Who vs Whom on Campus

Gazoo_Front

On the front page of today’s Montreal Gazette there is an article about yesterday’s protest at McGill University. Concordia and McGill students decried the schools’ administrations lack of action on sexual misconduct accusations. Clearly an issue of great importance.

But let me disrupt your thoughts on these allegations for a moment and turn to another important issue; grammar. The photograph above accompanied the front page story. What caught my eye was the poster asking “Who are you protecting”.  Aside from the lack of a question mark, I wonder if “Whom are you protecting?” would have been a better choice.

In the 1950s Johnny Carson hosted a game show called Who Do You Trust which is often cited not just for Johnny’s witty retorts, but for the grammar question.

Now, I am far from a grammar expert, but the folks at Grammar Matters provide this explanation:

Rewrite a simple sentence, using he or him in place of who or whom, and rephrasing the sentence appropriately. For instance, “Who do you trust?” may not sound wrong to you. But “Do you trust he?” certainly does. You can see that it would be “Do you trust him?” so you know it should be “Whom do you trust?”

So, “who are you protecting” becomes “are you protecting he?”Nope, that’s not it. “Are you protecting him?” makes a better sentence, which means whom is the way to go. As a graduate of McGill I can only hope the holder of the poster is a Concordia student!

DCMontreal – Deegan Charles Stubbs – is a Montreal writer born and raised who likes to establish balance and juxtapositions; a bit of this and a bit of that, a dash of Yin and a soupçon of Yang, some Peaks and an occasional Frean and maybe a bit of a sting in the tail! Please follow DCMontreal on Twitter and on Facebook, and add him on Google+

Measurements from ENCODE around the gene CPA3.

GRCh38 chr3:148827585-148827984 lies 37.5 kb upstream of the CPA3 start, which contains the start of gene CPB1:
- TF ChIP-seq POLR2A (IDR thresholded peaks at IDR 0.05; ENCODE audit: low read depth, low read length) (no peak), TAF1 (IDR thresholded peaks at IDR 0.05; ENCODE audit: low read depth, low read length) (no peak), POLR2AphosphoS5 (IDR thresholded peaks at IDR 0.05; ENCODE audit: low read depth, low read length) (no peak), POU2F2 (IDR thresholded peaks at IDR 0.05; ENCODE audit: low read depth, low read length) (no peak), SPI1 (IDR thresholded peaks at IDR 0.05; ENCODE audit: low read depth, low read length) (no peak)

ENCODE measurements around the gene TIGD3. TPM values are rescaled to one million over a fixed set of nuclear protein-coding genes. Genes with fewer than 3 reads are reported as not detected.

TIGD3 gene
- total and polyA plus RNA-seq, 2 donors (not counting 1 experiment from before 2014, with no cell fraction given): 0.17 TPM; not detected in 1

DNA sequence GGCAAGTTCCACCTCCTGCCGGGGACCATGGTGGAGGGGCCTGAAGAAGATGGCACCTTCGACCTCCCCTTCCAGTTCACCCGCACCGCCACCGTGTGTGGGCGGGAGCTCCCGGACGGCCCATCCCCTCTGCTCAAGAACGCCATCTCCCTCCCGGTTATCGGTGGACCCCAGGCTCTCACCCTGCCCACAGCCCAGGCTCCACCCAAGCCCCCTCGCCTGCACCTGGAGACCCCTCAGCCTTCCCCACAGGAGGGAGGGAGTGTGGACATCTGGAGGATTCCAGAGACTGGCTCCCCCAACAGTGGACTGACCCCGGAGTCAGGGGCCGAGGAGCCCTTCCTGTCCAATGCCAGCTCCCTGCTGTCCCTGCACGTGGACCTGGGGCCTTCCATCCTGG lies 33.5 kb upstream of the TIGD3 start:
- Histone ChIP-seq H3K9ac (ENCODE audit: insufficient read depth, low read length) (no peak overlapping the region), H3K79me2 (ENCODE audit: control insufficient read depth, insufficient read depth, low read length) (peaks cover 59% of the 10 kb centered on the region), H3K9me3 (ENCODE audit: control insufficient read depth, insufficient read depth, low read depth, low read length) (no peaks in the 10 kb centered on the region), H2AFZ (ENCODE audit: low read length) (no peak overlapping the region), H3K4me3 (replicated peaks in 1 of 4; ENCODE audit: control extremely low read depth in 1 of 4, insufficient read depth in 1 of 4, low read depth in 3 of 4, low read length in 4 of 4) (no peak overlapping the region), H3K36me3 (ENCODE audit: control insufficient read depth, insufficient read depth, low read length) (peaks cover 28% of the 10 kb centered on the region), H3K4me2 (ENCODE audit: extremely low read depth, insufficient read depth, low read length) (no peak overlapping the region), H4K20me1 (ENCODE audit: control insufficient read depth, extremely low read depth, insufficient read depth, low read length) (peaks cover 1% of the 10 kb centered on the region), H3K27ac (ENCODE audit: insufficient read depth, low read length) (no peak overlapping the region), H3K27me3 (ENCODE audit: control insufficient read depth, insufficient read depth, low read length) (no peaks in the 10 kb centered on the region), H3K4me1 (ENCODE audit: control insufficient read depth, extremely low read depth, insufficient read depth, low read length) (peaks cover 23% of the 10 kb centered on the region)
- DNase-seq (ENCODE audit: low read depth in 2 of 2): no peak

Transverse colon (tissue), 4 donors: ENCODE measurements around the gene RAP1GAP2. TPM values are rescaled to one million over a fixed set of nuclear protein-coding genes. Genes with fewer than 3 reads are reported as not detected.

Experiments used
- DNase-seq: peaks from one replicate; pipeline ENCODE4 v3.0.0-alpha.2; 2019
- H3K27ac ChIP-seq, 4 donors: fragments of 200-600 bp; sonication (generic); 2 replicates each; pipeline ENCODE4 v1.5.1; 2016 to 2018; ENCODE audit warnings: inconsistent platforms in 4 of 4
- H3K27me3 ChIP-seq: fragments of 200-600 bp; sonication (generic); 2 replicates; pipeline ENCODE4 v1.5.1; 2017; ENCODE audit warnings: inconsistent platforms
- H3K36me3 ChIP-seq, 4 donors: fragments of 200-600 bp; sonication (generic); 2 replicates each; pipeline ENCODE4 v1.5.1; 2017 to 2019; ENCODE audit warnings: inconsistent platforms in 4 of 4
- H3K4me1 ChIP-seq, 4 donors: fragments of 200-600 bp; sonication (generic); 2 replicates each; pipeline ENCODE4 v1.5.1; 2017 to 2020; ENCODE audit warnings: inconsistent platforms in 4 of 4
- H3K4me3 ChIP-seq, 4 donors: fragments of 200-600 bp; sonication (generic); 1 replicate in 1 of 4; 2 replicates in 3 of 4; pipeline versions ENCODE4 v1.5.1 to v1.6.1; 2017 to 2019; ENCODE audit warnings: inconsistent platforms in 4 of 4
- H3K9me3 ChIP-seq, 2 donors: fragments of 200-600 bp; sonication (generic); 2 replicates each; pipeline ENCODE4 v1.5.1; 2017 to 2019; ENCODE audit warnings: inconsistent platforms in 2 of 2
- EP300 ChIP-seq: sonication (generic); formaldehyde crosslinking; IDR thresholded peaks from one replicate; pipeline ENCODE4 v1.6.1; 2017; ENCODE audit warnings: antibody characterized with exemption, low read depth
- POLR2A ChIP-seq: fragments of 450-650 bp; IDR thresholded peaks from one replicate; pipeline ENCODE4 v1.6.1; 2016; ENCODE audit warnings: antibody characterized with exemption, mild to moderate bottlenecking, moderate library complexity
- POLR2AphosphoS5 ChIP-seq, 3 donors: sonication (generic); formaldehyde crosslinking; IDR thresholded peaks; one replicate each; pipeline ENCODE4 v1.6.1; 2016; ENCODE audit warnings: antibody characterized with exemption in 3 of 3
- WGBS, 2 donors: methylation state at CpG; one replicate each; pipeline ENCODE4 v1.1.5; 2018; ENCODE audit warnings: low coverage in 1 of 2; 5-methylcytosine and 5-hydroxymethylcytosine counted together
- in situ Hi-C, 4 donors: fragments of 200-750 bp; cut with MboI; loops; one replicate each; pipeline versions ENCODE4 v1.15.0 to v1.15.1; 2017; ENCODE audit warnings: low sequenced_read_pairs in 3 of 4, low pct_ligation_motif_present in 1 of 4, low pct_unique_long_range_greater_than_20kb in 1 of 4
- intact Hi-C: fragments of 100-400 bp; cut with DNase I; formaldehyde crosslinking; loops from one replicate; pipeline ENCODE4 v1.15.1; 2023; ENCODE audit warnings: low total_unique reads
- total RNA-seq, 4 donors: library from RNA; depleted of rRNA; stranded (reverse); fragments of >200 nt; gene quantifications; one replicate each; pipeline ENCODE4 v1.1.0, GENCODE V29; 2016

Coming Attractions: Bridget Jones’ Apostrophe S

bridgetjones

When I was a boy going to grade school, way back when dinosaurs roamed the earth, tramping five miles to and fro, somehow uphill both ways, they taught us English grammar. We parsed sentences and memorized irregular verbs til the cows came home. They pounded rules into our fertile young minds, then just as hard they pounded in the exceptions.

The exceptions were words that already ended in S or X, such as Alex’ shoes or Gus’ cookies. These exceptions were pronounced as if there was no apostrophe …

One of the rules that was driven home was the concept of possession and the apostrophe S. To indicate possession an apostrophe S is added as in Bill’s desk or Mary’s car. The exceptions were words that already ended in S or X, such as Alex’ shoes or Gus’ cookies. These exceptions were pronounced as if there was no apostrophe:  I really enjoyed Gus cookies, not GusES.

apstyleAll was well until some kid went to London and visited St. James’s Park, located a mere jeweled-orb’s throw from Buckingham Palace. This certainly put a spanner in the works.The recent release of the film Bridget Jones’s Baby has given me pause for thought. So I did a little research. According to Mignon Fogerty, Grammar Girl at QuickandDirtyTips.com it is all a matter of choice of style. The Associated Press Stylebook recommends the method that I am familiar with, no added S, just an apostrophe, while Fowler’s Modern English Usage suggests using the additional S.

That is fine and dandy for the written word, but when it comes to saying these phrases we were taught not to emphasize all those S sounds. So while I would write the name of the film Bridget Jones’ Baby I would pronounce it Bridget Jones Baby.

Ain’t English fun?